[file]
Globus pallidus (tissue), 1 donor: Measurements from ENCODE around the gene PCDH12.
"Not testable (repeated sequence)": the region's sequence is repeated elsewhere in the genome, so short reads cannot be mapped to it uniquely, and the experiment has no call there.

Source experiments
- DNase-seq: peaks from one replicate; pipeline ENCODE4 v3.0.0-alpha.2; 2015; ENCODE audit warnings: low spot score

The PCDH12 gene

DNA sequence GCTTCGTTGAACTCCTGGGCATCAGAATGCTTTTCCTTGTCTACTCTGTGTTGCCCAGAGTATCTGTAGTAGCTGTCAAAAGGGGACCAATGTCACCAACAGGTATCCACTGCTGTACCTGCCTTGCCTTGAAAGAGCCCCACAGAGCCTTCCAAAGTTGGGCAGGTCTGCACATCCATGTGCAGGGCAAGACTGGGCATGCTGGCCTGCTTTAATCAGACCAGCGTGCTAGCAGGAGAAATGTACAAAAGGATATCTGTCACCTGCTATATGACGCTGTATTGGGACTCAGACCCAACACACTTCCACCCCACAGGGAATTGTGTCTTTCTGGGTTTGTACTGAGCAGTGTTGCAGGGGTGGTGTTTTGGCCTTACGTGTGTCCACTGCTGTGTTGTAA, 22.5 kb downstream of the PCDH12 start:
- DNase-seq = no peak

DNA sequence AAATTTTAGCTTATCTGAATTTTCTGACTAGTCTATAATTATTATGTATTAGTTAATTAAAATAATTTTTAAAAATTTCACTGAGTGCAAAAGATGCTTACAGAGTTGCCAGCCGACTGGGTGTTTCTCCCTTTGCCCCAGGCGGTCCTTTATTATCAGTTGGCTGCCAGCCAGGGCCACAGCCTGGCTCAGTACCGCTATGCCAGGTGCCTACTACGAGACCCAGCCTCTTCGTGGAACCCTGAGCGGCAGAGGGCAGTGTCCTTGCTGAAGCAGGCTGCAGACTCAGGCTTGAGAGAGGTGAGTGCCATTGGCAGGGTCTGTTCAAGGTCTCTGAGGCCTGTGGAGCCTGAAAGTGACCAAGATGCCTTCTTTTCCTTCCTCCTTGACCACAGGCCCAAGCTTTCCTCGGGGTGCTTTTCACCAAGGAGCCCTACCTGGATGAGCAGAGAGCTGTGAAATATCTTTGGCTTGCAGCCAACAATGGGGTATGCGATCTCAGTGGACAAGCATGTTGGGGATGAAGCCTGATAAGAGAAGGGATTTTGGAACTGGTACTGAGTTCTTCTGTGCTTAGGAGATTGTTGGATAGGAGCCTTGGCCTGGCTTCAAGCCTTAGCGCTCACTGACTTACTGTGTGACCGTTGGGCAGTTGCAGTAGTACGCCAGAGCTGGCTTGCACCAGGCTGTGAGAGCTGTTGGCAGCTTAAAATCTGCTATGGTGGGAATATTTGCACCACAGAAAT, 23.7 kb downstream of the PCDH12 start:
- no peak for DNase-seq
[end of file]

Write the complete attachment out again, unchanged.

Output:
Globus pallidus (tissue), 1 donor: Measurements from ENCODE around the gene PCDH12.
"Not testable (repeated sequence)": the region's sequence is repeated elsewhere in the genome, so short reads cannot be mapped to it uniquely, and the experiment has no call there.

Source experiments
- DNase-seq: peaks from one replicate; pipeline ENCODE4 v3.0.0-alpha.2; 2015; ENCODE audit warnings: low spot score

The PCDH12 gene

DNA sequence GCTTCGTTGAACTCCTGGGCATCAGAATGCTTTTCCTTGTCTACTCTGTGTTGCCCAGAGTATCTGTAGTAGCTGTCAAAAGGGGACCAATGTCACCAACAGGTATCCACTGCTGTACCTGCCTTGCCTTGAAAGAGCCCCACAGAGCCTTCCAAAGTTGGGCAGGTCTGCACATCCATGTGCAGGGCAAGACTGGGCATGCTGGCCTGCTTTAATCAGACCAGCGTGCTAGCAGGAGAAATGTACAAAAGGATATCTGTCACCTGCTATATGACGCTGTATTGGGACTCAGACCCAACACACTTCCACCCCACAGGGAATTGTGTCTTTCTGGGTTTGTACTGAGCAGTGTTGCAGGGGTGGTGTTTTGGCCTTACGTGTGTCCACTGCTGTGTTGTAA, 22.5 kb downstream of the PCDH12 start:
- DNase-seq = no peak

DNA sequence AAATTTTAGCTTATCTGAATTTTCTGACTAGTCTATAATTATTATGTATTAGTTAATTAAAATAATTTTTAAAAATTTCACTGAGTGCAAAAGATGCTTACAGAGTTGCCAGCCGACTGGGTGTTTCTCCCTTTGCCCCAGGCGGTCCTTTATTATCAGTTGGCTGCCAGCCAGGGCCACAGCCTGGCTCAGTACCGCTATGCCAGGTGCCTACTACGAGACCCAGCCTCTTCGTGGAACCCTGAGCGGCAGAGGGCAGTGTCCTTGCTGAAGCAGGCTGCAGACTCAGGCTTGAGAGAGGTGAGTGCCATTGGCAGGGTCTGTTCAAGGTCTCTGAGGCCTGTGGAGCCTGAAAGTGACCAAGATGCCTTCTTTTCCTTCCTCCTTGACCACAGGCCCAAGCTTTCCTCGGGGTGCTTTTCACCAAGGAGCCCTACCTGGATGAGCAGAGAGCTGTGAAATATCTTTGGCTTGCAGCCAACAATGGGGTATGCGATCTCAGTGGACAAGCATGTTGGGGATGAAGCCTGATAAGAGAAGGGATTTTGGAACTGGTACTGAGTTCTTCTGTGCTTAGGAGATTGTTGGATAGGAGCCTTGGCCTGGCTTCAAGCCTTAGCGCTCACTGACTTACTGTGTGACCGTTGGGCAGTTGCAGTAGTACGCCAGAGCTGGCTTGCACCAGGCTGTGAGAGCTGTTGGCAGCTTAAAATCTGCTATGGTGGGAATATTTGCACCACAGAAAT, 23.7 kb downstream of the PCDH12 start:
- no peak for DNase-seq